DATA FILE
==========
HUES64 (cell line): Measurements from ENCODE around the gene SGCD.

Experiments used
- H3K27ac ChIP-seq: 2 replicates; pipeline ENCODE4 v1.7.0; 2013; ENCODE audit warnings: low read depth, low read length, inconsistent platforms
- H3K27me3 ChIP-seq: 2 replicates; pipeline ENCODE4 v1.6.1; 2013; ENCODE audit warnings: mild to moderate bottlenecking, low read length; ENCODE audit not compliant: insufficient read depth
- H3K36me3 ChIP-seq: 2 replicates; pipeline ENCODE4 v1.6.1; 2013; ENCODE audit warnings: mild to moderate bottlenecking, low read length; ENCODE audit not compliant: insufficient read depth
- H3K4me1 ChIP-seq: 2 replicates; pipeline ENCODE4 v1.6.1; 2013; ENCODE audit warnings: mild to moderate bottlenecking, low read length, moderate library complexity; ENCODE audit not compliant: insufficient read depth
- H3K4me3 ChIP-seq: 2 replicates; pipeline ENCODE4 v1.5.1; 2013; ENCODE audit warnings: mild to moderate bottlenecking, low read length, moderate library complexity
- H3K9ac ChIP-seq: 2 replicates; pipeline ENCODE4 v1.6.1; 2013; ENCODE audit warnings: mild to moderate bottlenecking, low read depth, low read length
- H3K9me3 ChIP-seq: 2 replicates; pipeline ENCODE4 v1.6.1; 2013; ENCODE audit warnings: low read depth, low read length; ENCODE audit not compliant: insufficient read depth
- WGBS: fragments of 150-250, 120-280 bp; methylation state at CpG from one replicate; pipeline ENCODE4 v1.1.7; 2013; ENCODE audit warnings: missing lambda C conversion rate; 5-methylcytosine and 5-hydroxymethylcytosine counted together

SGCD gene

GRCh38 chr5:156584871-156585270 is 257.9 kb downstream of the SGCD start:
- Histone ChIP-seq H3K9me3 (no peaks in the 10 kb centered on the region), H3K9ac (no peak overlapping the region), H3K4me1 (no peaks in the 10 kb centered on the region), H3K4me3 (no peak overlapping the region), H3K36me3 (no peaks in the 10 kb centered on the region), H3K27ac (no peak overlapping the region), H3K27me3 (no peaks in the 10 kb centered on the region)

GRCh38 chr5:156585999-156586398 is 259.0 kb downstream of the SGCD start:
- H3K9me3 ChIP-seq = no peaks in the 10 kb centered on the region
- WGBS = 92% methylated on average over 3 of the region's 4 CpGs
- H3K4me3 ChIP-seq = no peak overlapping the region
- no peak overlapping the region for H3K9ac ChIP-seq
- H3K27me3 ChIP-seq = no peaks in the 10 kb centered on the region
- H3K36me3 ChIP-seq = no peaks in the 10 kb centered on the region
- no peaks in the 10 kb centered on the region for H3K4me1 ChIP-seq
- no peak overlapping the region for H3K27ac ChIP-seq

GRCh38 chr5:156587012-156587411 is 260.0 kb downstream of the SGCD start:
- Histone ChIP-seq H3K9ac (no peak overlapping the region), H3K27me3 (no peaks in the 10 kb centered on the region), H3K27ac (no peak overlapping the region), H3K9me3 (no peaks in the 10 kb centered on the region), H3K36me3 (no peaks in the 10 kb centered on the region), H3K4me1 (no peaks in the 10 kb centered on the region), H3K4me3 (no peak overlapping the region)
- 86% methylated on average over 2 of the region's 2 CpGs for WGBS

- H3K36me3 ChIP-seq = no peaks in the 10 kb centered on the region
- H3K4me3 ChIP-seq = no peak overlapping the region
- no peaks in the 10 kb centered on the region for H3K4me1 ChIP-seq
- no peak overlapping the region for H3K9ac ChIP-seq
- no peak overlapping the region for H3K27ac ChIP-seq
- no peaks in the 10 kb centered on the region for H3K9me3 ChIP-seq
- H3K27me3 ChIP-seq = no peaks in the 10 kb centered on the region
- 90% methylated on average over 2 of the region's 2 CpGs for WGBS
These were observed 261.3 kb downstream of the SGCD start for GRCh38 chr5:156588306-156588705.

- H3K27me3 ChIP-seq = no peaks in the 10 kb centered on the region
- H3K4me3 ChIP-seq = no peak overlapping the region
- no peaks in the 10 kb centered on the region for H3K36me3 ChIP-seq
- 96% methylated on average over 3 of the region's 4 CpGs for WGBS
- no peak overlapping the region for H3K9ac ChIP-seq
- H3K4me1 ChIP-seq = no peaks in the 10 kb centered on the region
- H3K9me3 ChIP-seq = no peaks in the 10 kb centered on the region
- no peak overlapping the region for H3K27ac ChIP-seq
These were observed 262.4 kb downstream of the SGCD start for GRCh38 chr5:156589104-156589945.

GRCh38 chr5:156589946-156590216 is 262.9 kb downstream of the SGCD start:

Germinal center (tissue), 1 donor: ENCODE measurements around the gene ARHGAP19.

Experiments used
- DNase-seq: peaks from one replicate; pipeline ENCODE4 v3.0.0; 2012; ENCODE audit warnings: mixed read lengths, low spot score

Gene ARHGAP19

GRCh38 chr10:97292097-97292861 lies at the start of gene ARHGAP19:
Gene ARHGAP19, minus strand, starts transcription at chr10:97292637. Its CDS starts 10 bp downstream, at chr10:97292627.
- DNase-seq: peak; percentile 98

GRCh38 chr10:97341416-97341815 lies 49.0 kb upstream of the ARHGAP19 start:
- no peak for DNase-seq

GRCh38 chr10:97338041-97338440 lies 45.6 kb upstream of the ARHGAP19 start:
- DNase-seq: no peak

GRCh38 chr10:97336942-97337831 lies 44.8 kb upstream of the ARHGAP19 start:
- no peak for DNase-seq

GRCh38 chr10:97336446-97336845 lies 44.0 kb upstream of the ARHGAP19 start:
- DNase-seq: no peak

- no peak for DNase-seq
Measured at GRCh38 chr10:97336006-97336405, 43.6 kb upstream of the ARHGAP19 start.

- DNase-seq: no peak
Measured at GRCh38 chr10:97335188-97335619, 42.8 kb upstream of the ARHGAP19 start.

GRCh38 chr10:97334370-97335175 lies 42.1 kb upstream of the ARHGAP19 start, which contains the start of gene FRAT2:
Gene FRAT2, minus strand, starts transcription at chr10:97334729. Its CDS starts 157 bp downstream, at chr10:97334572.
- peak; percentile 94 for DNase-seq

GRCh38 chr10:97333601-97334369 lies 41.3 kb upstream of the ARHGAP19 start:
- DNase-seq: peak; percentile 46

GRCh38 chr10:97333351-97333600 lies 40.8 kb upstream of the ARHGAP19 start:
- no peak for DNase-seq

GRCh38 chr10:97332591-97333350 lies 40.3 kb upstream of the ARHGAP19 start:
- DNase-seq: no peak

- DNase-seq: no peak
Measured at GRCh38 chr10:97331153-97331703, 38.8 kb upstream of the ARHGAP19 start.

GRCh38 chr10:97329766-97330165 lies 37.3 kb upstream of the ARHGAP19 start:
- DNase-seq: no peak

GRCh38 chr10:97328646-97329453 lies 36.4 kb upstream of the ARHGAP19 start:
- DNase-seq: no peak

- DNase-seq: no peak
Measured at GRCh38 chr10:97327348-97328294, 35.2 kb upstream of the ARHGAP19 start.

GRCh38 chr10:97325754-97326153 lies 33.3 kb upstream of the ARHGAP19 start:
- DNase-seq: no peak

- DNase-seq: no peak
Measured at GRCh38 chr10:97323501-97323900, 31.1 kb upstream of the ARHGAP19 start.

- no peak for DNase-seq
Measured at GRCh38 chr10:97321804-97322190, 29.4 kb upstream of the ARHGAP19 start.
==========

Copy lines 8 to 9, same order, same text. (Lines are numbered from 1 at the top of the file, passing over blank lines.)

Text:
- H3K9ac ChIP-seq: 2 replicates; pipeline ENCODE4 v1.6.1; 2013; ENCODE audit warnings: mild to moderate bottlenecking, low read depth, low read length
- H3K9me3 ChIP-seq: 2 replicates; pipeline ENCODE4 v1.6.1; 2013; ENCODE audit warnings: low read depth, low read length; ENCODE audit not compliant: insufficient read depth